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Thursday, June 21, 2007

New Report on Virtual Schools

I found this via Derek's Blog, which not having followed the link in the eSchool News item I posted last week it may very well be the same report, but he posted a link to a virtual school report in his entry entitled "Virtual Schooling and School Reform".

And this information would have been more useful to post yesterday, before the event actually happened, but apparently they hosted a live online chat with the report's author (i.e., Bill Tucker) yesterday afternoon, along with Liz Pape who is the CEO of Virtual High School and Barbara Stein, the Co-ordinator of the NEA's Guide to Teaching Online Courses. However, the information about the event and the transcript of the chat can be found here.

Another resource that Education Sector has on virtual schools that I was able to find was an article called Virtual Schools, Real Innovation, which one of their people published in the New York Times last year.

Now I've had a chance to superficially skim the report that is linked in there, but not really to actually read it. Having said that I wanted to provide some additional information about those involved. The report itself was produced by Education Sector. They claim to be "an independent education policy think tank devoted to developing innovative solutions to the nation’s most pressing educational problems." They also state that they "are nonprofit and nonpartisan, both a dependable source of sound thinking on policy and an honest broker of evidence in key education debates throughout the United States."

However, it should be noted that this independent and nonpartisan group has been a strong supporter of choice in public education, charter schools, and a number of other "right" or conservative thinkers when it comes to education.

Just thought I'd throw that out there for people to consider as they read through this report, so that they can keep this specific perspective in mind when reading the context of this report.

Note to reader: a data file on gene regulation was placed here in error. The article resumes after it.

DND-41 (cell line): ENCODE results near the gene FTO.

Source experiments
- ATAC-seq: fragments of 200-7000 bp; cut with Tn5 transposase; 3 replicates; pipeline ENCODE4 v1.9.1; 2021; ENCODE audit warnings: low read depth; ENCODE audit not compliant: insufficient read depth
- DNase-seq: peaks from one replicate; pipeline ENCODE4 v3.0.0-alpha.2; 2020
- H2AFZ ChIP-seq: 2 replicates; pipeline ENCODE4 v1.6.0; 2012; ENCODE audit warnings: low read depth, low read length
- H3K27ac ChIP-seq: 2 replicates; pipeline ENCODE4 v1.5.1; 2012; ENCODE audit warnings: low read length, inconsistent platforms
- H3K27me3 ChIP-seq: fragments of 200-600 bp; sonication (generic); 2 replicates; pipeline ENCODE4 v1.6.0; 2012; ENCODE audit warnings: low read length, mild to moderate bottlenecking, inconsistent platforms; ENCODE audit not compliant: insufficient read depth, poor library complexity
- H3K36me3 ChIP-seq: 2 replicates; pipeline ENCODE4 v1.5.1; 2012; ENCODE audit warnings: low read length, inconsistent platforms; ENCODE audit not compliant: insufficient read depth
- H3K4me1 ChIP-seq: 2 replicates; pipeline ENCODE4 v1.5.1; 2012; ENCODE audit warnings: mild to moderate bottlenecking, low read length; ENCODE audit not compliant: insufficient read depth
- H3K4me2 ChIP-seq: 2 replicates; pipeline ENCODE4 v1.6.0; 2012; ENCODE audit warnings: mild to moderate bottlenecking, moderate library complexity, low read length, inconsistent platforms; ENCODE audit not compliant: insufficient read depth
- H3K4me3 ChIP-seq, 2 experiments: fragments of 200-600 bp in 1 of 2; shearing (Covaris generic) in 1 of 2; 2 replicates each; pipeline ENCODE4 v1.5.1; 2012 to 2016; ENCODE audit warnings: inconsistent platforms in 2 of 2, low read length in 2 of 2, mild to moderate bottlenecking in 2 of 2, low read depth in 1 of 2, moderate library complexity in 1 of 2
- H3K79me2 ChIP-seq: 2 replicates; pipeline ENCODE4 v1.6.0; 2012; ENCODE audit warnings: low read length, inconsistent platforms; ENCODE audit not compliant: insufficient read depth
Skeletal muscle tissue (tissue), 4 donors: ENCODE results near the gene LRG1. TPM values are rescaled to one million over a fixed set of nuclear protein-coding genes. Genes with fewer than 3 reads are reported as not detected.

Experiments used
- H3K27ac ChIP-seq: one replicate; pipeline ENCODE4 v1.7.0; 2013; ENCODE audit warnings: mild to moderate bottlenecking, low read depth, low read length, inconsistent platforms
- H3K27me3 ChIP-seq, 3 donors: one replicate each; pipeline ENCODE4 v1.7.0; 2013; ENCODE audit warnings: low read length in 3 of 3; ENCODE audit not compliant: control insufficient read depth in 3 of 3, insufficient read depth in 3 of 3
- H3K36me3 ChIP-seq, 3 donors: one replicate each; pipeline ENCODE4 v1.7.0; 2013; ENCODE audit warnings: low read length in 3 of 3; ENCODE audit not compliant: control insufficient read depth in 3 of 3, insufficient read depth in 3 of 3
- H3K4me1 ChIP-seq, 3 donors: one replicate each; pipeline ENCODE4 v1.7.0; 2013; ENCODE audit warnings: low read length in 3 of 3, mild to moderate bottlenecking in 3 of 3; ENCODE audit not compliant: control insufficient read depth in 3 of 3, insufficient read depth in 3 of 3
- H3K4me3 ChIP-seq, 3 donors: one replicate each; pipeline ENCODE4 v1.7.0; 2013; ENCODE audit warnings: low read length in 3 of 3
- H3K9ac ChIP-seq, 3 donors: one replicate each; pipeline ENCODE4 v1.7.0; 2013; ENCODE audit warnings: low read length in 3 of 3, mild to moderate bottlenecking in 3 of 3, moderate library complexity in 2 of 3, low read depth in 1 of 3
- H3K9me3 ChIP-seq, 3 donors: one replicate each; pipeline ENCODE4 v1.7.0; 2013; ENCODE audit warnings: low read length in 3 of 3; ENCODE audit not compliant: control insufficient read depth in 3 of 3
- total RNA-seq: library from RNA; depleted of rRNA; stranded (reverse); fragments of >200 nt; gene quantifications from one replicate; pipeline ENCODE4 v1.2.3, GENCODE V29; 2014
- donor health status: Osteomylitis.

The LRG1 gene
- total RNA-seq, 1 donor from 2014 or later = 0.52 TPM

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Anonymous Bill Tucker said...

Have appreciated the resources on your blog for a while and also appreciate the link to the report. The transcript from the chat is now also available.

Have to admit to being somewhat bummed that prior to reading the report you made inferences about the quality of the report and its recommendations based on perceived political agendas. Hope that once you have the opportunity to read it you'll comment on the substance of the report.

5:08 PM  
Blogger MKB said...

I'll be the first to admit that I don't believe that the report is or will contain bias or a political agenda. I do want the people that I push to the report from this website to note that while the Education Sector claims to be non-paritisan and bias, most educational foundations do make similar claims and in reality most are paritisan and bias.

Is your report? I don't know. Is Education Sector in general? I believe that it does support a particular view of public education.

Do either of these thing speak to the quality of the document? I don't think so, only that you have to read their stuff with this in the back of your mind so that you have the appropriate lens in which to view things.

In the same way a Government document contains a particular slant, a historical document contains a particular slant, published research (my own included) contains a particular slant; and readers should understand that slant because while we try to write without bias our own views will color what we choose to include and what we choose to focus on.

This is one of the reasons why I am very up front on this point - I am a big believer in the use of virtual schools to expand educational opportunities for rural school students (and other students who don't have access at their local schools). I do not believe in the use of virtual schools as a way to provide school choice for people to circumvent the public education system. Those are my beliefs, everything I write is seen through that lens. Do I try not to be blatant in pushing hose views through my writing, not in my academic writing. But I do believe that those who do read my writings, at least my academic writings, do benefits from knowing what lens to read my stuff through.


P.S. I'll try and post a follow-up on this when I do get a chance to read it. It may be a bit, as I am moving north to begin my position at Wayne State University in the Fall - but I will get to it eventually.

5:55 PM  
Anonymous Bill Tucker said...

Thanks for the thoughtful follow up response. When you read the report, think you'll be pleased (and perhaps surprised) with my similar interest in publicly-run educational institutions. Good luck with the move!

6:16 PM  

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